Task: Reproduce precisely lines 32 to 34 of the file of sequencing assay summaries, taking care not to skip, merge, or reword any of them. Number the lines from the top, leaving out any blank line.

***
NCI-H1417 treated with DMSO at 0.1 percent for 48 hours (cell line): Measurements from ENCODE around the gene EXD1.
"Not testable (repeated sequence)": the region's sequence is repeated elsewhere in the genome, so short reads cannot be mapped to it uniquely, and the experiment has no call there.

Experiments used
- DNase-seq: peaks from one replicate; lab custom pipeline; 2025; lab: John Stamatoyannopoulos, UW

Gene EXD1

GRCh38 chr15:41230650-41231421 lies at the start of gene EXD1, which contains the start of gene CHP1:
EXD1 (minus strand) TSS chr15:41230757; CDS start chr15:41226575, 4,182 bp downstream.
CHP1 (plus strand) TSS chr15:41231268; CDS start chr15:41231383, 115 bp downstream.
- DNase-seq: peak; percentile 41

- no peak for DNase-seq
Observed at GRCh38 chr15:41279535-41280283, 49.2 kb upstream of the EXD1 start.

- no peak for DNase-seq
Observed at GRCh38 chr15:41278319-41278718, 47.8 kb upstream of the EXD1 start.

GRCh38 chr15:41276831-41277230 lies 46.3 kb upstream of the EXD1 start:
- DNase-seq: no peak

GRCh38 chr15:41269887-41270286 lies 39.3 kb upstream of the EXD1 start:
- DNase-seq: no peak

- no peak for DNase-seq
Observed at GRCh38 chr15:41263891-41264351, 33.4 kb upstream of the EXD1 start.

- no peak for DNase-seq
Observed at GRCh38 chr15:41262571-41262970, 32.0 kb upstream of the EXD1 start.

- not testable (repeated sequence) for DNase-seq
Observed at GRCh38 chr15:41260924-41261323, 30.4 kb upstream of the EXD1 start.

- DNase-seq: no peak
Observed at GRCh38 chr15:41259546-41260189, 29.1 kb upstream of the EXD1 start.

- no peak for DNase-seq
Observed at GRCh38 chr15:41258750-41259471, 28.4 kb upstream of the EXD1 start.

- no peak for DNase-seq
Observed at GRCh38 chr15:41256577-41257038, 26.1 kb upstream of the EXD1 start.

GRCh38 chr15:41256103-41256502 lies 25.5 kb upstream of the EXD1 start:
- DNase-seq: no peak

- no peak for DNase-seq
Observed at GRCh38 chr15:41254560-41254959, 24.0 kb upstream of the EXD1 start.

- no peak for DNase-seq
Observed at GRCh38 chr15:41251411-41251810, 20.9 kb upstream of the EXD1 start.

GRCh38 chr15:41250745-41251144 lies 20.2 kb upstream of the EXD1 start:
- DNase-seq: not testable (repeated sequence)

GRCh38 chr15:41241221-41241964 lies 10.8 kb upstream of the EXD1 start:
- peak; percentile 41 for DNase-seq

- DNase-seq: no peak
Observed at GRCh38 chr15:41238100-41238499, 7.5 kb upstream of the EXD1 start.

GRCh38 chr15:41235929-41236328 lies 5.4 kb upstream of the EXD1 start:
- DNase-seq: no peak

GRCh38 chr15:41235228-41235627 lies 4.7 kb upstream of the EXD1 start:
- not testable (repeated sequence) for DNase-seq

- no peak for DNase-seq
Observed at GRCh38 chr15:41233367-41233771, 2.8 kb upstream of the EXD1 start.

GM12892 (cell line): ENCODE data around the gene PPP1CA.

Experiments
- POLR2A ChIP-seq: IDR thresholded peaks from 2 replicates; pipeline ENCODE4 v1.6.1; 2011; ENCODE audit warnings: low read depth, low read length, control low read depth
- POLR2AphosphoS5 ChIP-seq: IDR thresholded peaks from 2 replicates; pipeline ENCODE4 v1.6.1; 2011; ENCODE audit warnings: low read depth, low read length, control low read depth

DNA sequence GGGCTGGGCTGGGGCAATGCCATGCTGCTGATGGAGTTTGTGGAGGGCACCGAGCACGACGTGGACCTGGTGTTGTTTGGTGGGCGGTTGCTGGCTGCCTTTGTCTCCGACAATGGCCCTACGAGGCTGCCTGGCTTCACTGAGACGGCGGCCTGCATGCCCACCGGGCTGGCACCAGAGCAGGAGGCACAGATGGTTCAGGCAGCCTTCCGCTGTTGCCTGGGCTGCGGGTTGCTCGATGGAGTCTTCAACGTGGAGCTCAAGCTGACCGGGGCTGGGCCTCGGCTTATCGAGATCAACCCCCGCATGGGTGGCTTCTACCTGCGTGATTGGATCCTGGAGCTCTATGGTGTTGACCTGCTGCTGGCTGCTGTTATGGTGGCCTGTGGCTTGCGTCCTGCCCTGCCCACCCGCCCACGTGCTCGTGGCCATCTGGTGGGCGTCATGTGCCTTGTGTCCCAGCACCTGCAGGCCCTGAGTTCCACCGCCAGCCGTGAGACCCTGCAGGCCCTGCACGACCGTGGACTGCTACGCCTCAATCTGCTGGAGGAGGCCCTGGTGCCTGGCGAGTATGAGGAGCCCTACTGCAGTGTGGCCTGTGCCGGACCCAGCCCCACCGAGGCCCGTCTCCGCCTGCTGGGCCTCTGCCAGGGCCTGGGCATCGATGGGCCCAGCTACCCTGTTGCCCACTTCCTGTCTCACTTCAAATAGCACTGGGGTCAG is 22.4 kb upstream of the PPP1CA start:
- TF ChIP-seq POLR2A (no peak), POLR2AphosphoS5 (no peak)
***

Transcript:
- no peak for DNase-seq
Observed at GRCh38 chr15:41254560-41254959, 24.0 kb upstream of the EXD1 start.

- no peak for DNase-seq